To discuss gaming in the past decade, the conversation must include the rise and fall of Telltale Games and their first major hit, The Walking Dead. While Telltale had success updating classic 2D adventure games into 3D, The Walking Dead revolutionized the genre by focusing on creating choice-based gameplay, a solid story, and memorable characters.
The game follows Lee, a man with a dark past who must learn to survive in a world overrun by zombies while also caring for a young girl named Clementine. The game, which came out as five episodes, forces the player to make choices that have a radical effect on the story. The Walking Dead showed that not all games need to be online first-person shooters, but you can instead have players making difficult choices about characters they have become attached to in a single-player format.
Even though the Telltale Games that created this and other incredible works does not entirely exist anymore, I am grateful to the development team that took a risk and made something special.
The Last of Us (2013)
A tale of loss. A story of hope. A deep dive into the corruptibility of love. All these things can be used to describe The Last of Us. The game is a masterpiece, plain and simple.
Exploring the relationship between Joel and Ellie as they travel through the wasteland of America, we watch a familial relationship form between the pair. Sprinkle in some robust game design, excellent art direction, and a moving soundtrack, and we have a recipe for a genuine piece of art.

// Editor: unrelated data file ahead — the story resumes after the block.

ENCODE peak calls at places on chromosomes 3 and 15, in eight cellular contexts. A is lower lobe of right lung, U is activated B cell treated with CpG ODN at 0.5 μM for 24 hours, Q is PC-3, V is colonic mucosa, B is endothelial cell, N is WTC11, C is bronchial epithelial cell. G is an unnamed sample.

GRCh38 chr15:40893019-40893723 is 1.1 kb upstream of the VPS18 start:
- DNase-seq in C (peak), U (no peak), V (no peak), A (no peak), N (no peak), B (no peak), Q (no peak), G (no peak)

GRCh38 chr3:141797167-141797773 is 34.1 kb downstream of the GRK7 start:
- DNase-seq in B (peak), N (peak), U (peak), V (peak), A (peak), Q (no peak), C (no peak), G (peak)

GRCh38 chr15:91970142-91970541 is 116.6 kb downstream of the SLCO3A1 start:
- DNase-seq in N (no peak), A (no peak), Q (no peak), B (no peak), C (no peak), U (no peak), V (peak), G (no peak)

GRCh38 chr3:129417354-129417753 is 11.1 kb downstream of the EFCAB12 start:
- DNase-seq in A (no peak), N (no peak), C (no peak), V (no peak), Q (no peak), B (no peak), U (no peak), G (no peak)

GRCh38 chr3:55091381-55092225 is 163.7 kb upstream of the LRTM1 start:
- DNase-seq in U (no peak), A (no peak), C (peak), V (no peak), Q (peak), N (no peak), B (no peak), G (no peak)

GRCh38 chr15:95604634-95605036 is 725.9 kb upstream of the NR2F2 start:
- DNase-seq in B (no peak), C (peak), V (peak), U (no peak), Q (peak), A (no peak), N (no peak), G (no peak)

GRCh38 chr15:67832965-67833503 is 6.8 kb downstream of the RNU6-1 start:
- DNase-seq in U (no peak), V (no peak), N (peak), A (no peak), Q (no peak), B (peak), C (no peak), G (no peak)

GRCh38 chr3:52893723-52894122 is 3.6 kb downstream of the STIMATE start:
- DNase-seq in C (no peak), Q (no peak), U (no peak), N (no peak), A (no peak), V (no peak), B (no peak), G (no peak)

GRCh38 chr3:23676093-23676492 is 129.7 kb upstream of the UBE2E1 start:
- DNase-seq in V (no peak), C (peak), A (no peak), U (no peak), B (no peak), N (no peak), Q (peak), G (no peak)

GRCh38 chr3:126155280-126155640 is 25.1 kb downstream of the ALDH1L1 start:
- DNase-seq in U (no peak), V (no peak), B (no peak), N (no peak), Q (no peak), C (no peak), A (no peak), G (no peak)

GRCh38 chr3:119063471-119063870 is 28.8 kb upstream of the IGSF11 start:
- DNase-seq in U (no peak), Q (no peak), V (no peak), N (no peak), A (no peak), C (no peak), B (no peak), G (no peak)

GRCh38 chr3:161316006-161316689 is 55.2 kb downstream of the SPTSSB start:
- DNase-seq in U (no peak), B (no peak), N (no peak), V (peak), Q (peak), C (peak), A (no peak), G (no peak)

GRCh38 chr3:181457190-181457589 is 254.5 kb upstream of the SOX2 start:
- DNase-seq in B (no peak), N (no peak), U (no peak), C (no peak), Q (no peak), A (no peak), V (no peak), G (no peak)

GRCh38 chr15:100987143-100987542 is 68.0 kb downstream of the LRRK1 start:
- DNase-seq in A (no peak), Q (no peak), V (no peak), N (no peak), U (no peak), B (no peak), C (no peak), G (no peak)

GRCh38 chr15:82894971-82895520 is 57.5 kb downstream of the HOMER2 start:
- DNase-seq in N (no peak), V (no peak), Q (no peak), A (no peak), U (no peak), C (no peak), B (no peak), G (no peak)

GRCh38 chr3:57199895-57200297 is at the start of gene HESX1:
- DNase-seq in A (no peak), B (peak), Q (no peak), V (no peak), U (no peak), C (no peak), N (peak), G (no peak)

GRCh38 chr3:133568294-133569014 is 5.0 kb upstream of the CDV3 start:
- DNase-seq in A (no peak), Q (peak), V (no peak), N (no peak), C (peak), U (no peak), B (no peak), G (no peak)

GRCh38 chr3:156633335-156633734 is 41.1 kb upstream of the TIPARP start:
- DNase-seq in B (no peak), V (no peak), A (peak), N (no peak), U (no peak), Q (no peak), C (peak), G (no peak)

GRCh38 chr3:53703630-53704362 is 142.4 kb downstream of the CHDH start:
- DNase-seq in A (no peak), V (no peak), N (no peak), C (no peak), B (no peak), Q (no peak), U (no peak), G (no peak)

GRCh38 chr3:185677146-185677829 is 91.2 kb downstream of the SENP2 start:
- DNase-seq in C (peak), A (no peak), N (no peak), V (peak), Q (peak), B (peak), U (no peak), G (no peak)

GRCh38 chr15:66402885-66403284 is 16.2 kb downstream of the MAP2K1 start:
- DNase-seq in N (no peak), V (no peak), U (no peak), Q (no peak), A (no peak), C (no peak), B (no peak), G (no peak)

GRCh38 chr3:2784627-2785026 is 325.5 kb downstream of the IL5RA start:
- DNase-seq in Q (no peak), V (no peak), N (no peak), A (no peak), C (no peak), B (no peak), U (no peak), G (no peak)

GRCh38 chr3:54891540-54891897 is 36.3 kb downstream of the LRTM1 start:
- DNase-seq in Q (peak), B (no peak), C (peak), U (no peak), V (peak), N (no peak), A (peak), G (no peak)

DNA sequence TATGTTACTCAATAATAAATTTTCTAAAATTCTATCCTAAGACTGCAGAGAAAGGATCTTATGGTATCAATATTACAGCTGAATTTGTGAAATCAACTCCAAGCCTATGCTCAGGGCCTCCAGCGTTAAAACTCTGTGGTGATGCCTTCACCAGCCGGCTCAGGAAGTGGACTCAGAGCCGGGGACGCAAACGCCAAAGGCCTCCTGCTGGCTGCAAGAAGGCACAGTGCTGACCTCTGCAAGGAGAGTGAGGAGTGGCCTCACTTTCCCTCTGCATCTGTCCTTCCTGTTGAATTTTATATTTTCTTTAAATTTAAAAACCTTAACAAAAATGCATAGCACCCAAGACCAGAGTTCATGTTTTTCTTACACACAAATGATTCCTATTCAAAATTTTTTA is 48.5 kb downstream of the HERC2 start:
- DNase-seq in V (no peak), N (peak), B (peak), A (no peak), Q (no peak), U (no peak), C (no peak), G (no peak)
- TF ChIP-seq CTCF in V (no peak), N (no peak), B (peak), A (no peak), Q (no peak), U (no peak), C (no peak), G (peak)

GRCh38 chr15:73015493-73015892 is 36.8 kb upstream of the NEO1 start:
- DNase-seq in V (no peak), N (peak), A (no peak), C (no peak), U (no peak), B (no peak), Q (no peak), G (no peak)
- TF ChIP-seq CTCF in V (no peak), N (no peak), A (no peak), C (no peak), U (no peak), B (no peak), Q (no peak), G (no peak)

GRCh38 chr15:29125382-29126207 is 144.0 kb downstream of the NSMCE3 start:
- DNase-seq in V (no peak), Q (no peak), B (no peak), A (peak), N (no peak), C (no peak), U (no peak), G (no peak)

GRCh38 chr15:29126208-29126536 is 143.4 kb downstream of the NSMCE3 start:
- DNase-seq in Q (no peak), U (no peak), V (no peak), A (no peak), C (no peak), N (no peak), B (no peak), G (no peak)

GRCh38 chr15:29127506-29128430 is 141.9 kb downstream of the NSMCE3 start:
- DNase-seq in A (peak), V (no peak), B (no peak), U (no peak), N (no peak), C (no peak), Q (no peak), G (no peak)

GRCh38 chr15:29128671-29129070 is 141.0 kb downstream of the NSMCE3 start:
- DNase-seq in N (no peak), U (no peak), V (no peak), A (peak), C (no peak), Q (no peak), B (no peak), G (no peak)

The Last of Us doesn’t spare us with its bleak depictions of morality, dragging us into a world with very little reason to be positive. Yet it is one of the most compelling game narratives of all time and worthy of being a game of the decade.
2014 was a transitional period for gaming; the Playstation 4 and Xbox One had just dropped in November of 2013, and all the big publishers came out of the gate swinging in 2014. So many fantastic blockbuster games were released this year. Titles like Middle-Earth: Shadow of Mordor, Destiny, Far Cry 4, Titanfall, Alien Isolation, Dragon Age Inquisition, Wolfenstein: The New Order, and Watch Dogs, all of which were released on Xbox 360 and PS3 as well as Xbox One and Playstation 4. While the core games were all the same, this generational leap showed off exactly how much more powerful the new consoles were. Higher frame rates, higher resolutions, and even extra features (in some cases).
But among those blockbuster titles, one game stood out for me like no other: Bungie’s looter-shooter, Destiny. The universe of Destiny contained so many secrets and hidden things to discover that every single day I was finding something new, and Bungie regularly released new updates for the game that added more weapons, more armor, and more riddles to solve. From an outside perspective, Destiny was a contentious game. The press declared the game was lacking content, and casual players who’d just dipped their toes into the game said it lacked the Bungie Magic that made Halo so phenomenal. But, for players who’d taken the time to experience the universe, Destiny was something special.